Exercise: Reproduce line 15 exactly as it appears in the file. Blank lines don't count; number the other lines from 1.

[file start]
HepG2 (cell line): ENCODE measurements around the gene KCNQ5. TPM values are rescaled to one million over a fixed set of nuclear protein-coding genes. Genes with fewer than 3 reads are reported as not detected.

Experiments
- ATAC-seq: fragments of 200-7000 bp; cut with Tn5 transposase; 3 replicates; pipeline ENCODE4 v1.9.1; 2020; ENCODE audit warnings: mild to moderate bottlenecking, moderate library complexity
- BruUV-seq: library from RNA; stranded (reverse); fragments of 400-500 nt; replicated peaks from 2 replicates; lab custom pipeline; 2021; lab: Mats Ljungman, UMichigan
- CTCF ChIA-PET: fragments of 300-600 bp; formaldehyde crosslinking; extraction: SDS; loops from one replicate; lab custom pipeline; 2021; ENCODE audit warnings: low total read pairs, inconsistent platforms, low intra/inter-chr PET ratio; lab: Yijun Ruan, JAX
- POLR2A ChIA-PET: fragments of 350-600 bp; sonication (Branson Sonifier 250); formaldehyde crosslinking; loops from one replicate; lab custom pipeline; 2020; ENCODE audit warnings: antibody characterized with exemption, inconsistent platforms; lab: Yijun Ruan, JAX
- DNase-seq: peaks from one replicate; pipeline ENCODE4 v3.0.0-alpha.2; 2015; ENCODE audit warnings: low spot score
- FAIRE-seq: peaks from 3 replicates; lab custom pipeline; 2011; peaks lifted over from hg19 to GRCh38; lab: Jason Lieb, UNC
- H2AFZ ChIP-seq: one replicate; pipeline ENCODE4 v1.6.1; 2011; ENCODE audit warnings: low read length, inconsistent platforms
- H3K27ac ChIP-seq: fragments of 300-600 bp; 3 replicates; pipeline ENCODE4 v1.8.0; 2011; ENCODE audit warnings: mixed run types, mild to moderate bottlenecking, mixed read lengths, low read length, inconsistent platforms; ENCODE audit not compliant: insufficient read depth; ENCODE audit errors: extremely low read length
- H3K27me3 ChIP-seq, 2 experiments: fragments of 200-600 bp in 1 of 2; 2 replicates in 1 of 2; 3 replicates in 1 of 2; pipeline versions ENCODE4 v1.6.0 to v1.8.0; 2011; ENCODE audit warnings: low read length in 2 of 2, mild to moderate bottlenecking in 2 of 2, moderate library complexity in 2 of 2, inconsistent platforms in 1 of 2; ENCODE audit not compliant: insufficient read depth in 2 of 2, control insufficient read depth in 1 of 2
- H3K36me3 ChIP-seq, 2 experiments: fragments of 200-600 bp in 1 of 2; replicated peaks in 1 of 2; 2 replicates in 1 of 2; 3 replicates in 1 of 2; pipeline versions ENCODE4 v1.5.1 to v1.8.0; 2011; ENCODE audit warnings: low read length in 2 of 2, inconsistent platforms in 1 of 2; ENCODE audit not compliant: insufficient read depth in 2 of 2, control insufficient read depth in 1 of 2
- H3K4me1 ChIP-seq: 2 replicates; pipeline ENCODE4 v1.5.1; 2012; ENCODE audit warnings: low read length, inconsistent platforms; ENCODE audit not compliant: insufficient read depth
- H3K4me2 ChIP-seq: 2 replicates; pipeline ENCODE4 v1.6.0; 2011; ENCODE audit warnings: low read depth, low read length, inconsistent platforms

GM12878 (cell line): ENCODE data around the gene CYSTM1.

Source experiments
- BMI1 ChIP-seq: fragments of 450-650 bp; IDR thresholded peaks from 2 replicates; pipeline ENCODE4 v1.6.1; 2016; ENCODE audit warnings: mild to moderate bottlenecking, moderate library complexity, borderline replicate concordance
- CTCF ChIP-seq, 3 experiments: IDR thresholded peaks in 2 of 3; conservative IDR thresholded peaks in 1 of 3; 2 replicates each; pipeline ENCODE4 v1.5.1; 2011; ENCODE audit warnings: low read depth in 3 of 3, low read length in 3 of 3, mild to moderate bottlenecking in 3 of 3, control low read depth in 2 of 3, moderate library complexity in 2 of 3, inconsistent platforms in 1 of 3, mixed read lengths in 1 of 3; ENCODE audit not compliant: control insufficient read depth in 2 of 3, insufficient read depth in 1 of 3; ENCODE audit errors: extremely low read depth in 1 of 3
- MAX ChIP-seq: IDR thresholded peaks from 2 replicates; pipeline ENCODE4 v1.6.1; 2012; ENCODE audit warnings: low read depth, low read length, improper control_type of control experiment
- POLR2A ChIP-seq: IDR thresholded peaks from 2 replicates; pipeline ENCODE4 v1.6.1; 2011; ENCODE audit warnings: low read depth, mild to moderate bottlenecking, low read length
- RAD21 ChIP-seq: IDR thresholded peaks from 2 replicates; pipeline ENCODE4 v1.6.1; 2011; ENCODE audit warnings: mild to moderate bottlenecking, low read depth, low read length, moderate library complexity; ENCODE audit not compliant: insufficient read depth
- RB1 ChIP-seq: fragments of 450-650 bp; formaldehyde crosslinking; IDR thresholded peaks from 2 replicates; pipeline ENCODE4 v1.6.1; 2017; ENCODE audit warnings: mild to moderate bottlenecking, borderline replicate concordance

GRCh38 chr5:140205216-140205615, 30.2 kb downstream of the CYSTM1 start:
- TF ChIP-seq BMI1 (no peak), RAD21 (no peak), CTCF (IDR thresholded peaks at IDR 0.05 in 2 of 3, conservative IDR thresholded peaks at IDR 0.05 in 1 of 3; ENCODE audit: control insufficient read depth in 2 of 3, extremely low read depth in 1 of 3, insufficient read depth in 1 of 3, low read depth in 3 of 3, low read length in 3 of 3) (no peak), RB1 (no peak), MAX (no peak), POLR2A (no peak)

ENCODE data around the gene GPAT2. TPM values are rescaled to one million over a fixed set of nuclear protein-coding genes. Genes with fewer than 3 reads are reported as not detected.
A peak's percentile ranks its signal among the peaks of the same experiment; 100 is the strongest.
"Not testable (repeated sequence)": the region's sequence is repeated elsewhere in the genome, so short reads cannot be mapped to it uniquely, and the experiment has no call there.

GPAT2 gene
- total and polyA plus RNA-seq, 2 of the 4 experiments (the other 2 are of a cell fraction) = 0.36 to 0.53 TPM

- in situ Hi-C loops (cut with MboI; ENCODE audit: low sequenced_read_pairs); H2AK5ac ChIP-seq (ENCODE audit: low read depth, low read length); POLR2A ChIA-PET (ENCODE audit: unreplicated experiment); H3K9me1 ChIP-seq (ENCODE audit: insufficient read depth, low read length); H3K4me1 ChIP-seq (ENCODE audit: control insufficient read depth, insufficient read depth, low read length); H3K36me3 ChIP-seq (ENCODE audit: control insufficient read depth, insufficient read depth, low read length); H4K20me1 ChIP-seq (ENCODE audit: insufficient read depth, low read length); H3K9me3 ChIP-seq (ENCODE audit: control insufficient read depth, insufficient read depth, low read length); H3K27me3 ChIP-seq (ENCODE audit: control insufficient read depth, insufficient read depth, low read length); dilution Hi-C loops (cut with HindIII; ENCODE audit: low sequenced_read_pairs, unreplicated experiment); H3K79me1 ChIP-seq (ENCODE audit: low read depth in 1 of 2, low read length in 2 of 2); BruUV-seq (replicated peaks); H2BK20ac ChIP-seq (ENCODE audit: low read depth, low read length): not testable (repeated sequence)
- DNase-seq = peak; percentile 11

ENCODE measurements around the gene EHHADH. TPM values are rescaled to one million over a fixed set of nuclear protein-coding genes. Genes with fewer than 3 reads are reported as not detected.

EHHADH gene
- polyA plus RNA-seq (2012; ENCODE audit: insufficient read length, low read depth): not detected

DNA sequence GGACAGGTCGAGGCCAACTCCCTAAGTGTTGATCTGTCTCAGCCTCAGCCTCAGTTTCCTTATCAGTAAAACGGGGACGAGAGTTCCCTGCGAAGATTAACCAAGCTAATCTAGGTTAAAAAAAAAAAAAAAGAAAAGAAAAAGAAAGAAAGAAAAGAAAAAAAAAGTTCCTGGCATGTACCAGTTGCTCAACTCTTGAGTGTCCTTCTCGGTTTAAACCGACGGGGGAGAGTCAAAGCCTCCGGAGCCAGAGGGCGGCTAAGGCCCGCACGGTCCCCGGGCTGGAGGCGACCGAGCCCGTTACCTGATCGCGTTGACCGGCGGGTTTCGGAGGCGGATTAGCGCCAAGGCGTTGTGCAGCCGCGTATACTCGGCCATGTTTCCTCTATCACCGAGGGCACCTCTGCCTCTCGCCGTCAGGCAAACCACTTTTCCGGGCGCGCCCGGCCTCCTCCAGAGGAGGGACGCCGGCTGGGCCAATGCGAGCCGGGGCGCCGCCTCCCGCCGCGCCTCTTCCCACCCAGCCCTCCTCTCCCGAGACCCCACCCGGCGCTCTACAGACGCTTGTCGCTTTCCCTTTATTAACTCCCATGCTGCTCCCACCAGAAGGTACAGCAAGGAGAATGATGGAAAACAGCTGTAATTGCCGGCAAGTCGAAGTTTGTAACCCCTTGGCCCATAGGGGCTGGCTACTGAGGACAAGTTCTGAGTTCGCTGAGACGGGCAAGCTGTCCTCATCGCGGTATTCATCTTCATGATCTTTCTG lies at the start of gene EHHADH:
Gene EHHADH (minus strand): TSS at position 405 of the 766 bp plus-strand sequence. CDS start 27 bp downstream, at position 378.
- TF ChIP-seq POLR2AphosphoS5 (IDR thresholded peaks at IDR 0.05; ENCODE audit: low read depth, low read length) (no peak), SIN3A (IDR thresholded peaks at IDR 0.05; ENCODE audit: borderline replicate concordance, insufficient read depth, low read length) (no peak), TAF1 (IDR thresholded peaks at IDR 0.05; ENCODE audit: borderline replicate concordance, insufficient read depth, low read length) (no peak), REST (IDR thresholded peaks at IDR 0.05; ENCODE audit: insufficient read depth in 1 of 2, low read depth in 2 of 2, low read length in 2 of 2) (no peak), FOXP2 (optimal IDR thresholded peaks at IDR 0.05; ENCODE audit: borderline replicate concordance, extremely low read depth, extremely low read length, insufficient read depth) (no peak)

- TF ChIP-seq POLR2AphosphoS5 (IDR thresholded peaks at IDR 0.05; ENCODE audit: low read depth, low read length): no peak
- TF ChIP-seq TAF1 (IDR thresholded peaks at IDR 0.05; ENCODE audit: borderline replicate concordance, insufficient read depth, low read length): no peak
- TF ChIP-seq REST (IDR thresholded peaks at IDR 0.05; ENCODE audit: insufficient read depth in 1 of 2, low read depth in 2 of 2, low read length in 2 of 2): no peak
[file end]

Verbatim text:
GM12878 (cell line): ENCODE data around the gene CYSTM1.